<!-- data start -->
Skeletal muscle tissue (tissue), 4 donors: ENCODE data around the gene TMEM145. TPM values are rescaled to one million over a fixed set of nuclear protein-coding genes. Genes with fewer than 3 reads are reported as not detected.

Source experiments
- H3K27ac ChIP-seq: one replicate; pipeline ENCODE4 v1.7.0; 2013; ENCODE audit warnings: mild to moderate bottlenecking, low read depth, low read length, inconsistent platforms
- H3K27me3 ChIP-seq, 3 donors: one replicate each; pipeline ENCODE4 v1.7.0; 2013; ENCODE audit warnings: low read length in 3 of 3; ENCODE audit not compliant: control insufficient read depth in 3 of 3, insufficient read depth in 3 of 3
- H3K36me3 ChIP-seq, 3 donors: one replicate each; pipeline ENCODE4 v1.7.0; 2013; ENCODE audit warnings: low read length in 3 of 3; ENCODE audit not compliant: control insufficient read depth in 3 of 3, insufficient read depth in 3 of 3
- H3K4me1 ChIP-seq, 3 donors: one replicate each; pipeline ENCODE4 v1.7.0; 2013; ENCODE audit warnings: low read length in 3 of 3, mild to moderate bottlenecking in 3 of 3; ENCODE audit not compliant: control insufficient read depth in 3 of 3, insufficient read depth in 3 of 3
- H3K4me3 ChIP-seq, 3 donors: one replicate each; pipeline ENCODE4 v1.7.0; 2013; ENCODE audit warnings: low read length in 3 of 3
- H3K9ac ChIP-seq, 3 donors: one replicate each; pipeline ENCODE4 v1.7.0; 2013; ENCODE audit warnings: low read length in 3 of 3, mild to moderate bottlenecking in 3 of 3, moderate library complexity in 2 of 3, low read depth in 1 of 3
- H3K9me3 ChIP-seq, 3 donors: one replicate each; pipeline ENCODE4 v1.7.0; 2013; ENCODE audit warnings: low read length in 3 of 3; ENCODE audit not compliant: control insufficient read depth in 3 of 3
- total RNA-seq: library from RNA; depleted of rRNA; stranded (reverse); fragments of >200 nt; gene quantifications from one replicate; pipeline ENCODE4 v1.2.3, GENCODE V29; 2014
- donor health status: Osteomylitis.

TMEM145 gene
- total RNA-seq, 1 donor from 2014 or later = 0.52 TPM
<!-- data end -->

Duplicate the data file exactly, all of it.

Skeletal muscle tissue (tissue), 4 donors: ENCODE data around the gene TMEM145. TPM values are rescaled to one million over a fixed set of nuclear protein-coding genes. Genes with fewer than 3 reads are reported as not detected.

Source experiments
- H3K27ac ChIP-seq: one replicate; pipeline ENCODE4 v1.7.0; 2013; ENCODE audit warnings: mild to moderate bottlenecking, low read depth, low read length, inconsistent platforms
- H3K27me3 ChIP-seq, 3 donors: one replicate each; pipeline ENCODE4 v1.7.0; 2013; ENCODE audit warnings: low read length in 3 of 3; ENCODE audit not compliant: control insufficient read depth in 3 of 3, insufficient read depth in 3 of 3
- H3K36me3 ChIP-seq, 3 donors: one replicate each; pipeline ENCODE4 v1.7.0; 2013; ENCODE audit warnings: low read length in 3 of 3; ENCODE audit not compliant: control insufficient read depth in 3 of 3, insufficient read depth in 3 of 3
- H3K4me1 ChIP-seq, 3 donors: one replicate each; pipeline ENCODE4 v1.7.0; 2013; ENCODE audit warnings: low read length in 3 of 3, mild to moderate bottlenecking in 3 of 3; ENCODE audit not compliant: control insufficient read depth in 3 of 3, insufficient read depth in 3 of 3
- H3K4me3 ChIP-seq, 3 donors: one replicate each; pipeline ENCODE4 v1.7.0; 2013; ENCODE audit warnings: low read length in 3 of 3
- H3K9ac ChIP-seq, 3 donors: one replicate each; pipeline ENCODE4 v1.7.0; 2013; ENCODE audit warnings: low read length in 3 of 3, mild to moderate bottlenecking in 3 of 3, moderate library complexity in 2 of 3, low read depth in 1 of 3
- H3K9me3 ChIP-seq, 3 donors: one replicate each; pipeline ENCODE4 v1.7.0; 2013; ENCODE audit warnings: low read length in 3 of 3; ENCODE audit not compliant: control insufficient read depth in 3 of 3
- total RNA-seq: library from RNA; depleted of rRNA; stranded (reverse); fragments of >200 nt; gene quantifications from one replicate; pipeline ENCODE4 v1.2.3, GENCODE V29; 2014
- donor health status: Osteomylitis.

TMEM145 gene
- total RNA-seq, 1 donor from 2014 or later = 0.52 TPM